A EAS 389 Topics in East Asian History, Literature, and Culture (3)
This course will focus on a selected topic of traditional or modern East Asian literature, history, religion or culture for intensive study. May be repeated for credit when content varies. Prerequisite(s): junior or senior standing, or permission of instructor.
A EAS 450 (= A REL 450; formerly A EAS/A REL 393) Readings in Buddhist Texts (3)
This is an advanced course in the study of Buddhism that will focus on the close reading of Buddhist scriptures in English translation. Prerequisite(s): A EAS 265, 266, or permission of instructor.
A EAS 468 (= A HIS 468; formerly A EAS/A HIS 399) Confucius and Confucianism (3)
This course surveys the main texts and themes in the development of the Confucian tradition from its origins in China through its spread in Japan and Korea to its reemergence in contemporary East Asia. The emphasis is on the way that the tradition has responded to social conditions. Particular attention will be paid to the relationship between Confucian intellectuals and political power. The rivalry with other traditions (e.g. Taoism, Buddhism, Marxism, Liberalism, etc.) will also be considered. Only one version of A EAS 468 may be taken for credit. Prerequisite(s): A HIS 177, A EAS 103, 170, 190, A EAC 379, or permission of instructor.
A EAS 475 (formerly A EAS 395) The History and Culture of Traditional Tibet (3)
This course surveys the salient aspects of the culture and history of the Tibetan region. Topics of particular interest include the evolution of Tibetan social and political structures, the importance of Tibet’s main religious traditions, and the distinctiveness of its artistic heritage (both visual and literary). Course materials include primary sources in English translation, scholarly works, and visual images. Prerequisite(s): any one of the following: A EAC 170, 379, 380; T EAS 105, A EAS 103, 262, 265, or permission of instructor.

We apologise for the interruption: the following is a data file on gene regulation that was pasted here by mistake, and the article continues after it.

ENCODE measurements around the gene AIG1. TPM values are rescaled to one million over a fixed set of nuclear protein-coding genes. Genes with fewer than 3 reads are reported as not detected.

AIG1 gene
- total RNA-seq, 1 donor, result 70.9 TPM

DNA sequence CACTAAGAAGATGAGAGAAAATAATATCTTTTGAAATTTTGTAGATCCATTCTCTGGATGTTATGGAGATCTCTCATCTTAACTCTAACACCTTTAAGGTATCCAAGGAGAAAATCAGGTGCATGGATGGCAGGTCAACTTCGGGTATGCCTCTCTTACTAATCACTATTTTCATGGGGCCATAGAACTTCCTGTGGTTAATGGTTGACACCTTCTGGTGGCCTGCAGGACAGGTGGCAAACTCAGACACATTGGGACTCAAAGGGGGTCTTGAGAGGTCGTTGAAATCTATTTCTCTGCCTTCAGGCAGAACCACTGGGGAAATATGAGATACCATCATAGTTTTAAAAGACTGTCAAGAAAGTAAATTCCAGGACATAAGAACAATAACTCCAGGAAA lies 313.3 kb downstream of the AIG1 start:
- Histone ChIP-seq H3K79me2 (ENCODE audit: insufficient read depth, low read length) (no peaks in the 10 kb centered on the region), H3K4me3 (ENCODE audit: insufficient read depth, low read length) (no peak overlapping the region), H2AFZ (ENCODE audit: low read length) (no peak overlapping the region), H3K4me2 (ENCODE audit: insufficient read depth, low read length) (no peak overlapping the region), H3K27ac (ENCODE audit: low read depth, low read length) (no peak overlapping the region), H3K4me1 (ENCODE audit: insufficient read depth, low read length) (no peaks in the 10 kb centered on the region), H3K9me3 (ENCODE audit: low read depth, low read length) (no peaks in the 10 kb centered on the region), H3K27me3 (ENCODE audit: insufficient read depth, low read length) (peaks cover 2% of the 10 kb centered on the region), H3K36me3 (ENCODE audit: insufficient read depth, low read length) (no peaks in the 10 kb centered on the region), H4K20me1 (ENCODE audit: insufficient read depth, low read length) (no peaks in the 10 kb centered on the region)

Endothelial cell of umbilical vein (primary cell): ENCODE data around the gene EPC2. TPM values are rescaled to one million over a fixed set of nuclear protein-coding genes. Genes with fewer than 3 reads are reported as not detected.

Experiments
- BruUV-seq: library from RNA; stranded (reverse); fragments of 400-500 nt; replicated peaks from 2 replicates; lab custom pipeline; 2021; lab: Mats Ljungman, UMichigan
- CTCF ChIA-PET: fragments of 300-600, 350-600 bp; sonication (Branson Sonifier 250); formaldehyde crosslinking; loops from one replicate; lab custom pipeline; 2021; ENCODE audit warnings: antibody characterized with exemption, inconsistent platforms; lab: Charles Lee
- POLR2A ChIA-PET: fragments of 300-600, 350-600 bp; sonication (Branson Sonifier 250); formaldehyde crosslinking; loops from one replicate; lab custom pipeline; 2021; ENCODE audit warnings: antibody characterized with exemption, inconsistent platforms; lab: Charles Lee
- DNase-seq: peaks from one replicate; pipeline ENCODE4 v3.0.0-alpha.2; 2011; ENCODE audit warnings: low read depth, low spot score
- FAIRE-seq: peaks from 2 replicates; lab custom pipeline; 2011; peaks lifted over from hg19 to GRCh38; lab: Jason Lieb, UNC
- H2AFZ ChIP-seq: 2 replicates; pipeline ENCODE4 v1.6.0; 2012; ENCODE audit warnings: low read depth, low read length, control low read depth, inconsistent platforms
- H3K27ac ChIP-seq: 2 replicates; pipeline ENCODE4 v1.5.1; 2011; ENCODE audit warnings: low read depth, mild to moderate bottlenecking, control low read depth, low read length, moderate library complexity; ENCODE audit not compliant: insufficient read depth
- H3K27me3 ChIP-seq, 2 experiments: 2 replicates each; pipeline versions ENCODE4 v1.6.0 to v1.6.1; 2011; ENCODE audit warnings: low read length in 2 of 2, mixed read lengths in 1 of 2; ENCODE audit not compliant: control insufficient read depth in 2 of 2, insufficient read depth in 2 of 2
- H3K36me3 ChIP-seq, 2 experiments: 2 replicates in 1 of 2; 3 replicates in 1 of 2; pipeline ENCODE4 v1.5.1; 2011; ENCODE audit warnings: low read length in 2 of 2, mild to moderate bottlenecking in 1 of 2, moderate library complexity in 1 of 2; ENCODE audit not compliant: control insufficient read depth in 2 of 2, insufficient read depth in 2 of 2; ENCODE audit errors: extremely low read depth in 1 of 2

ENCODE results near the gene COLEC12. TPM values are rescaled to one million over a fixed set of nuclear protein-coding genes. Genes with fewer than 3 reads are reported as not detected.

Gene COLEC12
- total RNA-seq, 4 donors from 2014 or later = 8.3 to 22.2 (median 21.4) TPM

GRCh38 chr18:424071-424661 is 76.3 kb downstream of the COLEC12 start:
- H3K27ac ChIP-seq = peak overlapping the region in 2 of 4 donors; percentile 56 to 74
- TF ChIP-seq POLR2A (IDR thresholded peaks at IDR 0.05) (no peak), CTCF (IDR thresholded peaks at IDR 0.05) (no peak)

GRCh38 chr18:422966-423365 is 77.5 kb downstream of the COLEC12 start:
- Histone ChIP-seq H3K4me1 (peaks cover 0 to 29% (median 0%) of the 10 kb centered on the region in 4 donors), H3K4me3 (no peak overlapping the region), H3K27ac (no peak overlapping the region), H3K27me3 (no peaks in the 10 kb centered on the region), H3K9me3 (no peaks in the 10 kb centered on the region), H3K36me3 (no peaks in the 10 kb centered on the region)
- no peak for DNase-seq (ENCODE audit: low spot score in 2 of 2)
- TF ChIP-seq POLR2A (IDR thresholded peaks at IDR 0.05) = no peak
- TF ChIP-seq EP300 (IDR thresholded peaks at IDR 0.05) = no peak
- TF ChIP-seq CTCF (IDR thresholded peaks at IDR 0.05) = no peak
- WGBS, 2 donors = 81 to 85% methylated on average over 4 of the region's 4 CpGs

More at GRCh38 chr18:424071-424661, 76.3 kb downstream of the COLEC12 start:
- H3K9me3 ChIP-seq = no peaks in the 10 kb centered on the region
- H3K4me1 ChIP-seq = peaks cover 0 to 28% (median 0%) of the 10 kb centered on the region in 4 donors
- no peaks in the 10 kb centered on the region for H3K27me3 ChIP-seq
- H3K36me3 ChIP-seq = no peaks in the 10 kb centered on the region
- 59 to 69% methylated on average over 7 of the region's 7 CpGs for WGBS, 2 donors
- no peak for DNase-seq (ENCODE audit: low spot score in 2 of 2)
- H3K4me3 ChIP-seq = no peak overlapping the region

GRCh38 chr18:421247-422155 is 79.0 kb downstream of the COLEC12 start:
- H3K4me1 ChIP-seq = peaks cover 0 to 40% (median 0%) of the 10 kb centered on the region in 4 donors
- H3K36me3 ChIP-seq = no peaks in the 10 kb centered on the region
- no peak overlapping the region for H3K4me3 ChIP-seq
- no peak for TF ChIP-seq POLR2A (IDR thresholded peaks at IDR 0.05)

A EAS 478 (formerly A EAS 397) The Silk Road (3)
The course examines the history of various land links between China and India, which are known collectively as “The Silk Road.” Special attention is given to the transmission of ideas (Buddhism), art forms, and commercial goods along this route, especially during the heyday of the Silk Road from about 600 to 1000 AD. The many discoveries made by Western archeologists in Central Asia in the late 19th and early 20th centuries are also considered, as well as issues related to their removal of Silk Road treasures to museums in Europe and around the world. Prerequisite(s): any one of the following: A EAC 170, 210, 211; A EAS 103, T EAS 105.
A EAS 495 Colloquium in East Asian Studies (3)
Directed readings and conferences involving several members of the faculty for students pursuing undergraduate honors in the Department of East Asian Studies. To be offered only when requested by students eligible for the honors program. This course may be repeated once with the approval of the student’s honors project adviser. Prerequisite(s): major in the department; junior or senior standing; acceptance into the Honors Program.